20 11 prosecute, for the state would have to prove that the tipster actually did not see what he reported, not just that the driver of the car he reported was blameless at some later point in time. And, as the North Carolina Supreme Court has noted in exactly this context, calling in a mistaken, even objectively false, tip is often not against the law: making a false statement to the police, standing alone, is not against an individual s penal interest because doing so is not a crime. To be charged with the crime of making a false report to law enforcement agencies or officers, the evidence must show that the person willfully made a false or misleading statement to a law enforcement agency or officer for the purpose of interfering with the law enforcement agency or hindering or obstructing the officer in the performance of his duties. N.C.G.S (1994). State v. Hughes, 539 S.E.2d 625, 629 (N.C. 2000). To make matters worse, anonymous tipsters can easily disguise their numbers as someone s else s. As described by the FCC, [u]sing a practice known as * * * spoofing, callers can deliberately falsify the telephone number and/or name relayed as * * * Caller ID information to disguise the identity of the calling party. FCC, Caller ID and Spoofing, (last visited Nov. 13, 2013). Such calls are a serious source of fraud. Ibid. They have also enabled the dangerous practice of swatting. As the FBI describes it: The distraught-sounding man told the operator he shot a family member and might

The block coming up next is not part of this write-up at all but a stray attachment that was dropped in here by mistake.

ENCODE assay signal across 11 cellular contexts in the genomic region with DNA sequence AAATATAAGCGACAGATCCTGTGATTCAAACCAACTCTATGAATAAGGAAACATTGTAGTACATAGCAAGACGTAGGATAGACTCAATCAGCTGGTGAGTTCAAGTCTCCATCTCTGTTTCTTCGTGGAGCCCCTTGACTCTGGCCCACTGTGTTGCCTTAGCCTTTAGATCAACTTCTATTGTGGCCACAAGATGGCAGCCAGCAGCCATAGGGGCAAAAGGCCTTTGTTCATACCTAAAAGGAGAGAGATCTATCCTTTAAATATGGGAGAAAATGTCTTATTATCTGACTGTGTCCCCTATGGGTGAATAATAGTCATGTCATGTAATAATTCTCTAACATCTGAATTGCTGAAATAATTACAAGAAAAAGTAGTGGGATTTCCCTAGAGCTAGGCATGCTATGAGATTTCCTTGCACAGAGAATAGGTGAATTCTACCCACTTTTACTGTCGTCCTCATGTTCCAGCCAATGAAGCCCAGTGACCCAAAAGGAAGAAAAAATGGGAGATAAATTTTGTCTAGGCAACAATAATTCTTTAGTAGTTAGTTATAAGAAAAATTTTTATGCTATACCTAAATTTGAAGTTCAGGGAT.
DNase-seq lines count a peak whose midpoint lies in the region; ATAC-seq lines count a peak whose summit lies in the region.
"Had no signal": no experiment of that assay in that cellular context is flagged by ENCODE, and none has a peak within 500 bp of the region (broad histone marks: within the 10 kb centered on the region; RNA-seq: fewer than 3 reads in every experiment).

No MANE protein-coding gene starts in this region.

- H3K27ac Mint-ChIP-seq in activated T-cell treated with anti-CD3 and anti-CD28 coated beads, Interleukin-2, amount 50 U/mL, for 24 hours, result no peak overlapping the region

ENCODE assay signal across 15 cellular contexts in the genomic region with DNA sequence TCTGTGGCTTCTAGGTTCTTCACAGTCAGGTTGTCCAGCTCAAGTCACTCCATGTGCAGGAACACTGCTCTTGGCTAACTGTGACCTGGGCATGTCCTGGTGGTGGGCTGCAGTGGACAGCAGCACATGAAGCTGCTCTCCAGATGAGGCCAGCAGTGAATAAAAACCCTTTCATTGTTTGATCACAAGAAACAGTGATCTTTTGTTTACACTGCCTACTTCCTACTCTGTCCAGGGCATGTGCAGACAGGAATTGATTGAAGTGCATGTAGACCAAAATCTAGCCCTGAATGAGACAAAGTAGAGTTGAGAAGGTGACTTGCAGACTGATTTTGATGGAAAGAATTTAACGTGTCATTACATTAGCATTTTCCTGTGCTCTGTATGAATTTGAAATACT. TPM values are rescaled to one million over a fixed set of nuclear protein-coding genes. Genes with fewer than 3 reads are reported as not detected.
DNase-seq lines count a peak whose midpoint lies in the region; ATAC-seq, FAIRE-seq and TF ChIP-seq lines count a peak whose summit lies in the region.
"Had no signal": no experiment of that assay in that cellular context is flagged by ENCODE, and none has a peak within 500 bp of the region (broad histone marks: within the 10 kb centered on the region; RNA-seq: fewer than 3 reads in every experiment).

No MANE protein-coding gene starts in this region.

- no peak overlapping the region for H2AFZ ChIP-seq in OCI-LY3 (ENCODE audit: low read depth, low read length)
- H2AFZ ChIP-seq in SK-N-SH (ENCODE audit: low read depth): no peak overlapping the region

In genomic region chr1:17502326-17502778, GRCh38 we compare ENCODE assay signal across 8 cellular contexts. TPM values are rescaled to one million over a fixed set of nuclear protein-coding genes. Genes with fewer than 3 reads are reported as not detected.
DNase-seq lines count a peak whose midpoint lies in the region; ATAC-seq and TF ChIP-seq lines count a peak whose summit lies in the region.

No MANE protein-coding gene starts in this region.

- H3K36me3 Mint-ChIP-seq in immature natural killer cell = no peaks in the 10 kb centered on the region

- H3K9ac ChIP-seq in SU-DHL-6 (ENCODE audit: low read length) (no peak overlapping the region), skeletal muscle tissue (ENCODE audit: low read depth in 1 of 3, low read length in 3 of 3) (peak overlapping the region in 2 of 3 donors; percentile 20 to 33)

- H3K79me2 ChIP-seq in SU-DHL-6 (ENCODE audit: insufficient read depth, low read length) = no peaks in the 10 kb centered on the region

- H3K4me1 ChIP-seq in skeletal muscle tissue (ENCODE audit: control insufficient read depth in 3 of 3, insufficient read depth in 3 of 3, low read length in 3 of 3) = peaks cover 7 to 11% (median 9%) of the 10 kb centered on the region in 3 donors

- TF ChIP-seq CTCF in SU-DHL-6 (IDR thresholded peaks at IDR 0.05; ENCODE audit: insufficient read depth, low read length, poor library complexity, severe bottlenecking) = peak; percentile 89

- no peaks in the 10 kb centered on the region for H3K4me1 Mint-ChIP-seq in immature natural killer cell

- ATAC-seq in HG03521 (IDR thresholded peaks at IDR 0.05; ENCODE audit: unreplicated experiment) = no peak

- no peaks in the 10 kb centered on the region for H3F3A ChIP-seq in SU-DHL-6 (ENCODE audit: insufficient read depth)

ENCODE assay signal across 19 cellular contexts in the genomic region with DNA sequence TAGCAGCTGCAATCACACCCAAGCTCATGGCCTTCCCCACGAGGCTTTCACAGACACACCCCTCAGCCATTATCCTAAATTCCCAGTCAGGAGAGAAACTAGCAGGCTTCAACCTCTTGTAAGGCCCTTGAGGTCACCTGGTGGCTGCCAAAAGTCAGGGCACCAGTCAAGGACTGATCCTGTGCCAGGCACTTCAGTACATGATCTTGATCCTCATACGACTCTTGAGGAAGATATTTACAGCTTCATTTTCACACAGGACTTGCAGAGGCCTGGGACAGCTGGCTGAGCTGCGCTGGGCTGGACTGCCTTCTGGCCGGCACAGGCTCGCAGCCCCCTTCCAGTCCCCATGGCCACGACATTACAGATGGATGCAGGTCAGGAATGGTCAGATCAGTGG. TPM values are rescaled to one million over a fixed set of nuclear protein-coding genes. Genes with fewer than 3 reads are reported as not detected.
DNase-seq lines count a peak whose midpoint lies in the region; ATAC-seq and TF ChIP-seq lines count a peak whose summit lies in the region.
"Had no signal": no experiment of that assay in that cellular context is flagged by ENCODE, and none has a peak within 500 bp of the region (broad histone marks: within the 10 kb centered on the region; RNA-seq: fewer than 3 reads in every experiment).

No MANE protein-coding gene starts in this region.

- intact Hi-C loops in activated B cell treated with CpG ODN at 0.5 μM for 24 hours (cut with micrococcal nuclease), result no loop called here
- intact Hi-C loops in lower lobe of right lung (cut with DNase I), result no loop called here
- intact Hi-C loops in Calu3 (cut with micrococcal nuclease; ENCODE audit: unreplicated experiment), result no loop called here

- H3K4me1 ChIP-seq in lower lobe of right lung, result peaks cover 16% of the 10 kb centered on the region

21 12 kill others in the house. A SWAT team was urgently dispatched to the address corresponding to the caller s phone number. But when the tactical team arrived, ready for a possible violent encounter, they found only a surprised family panicked by the officers at their door. It s called swatting making a hoax call to to draw a response from law enforcement, usually a SWAT team. The individuals who engage in this activity use technology to make it appear that the emergency call is coming from the victim s phone. Sometimes swatting is done for revenge, sometimes as a prank. Either way, it is a serious crime, and one that has potentially dangerous consequences. F.B.I., The Crime of Swatting : Fake Calls Have Real Consequences (Sept. 3, 2013), ences. As swatting shows, a 911 tipster can not only easily keep his phone number from the police but, in fact, also easily fool them into identifying him as someone else entirely, whom they might reasonably find, under the circumstances, inherently credible. 2 2 The practice is quite widespread. Pranksters have swatted Tom Cruise, Kim Kardashian, Ryan Seacrest, Miley Cyrus, Magic Johnson, Clint Eastwood, Justin Timberlake, Selena Gomez, Russell Brand, and Rihanna, among others, Adrianne Jeffries, Meet swatting, the dangerous prank that could get someone killed, The Verge (Apr. 23, 2013, 10:00 AM)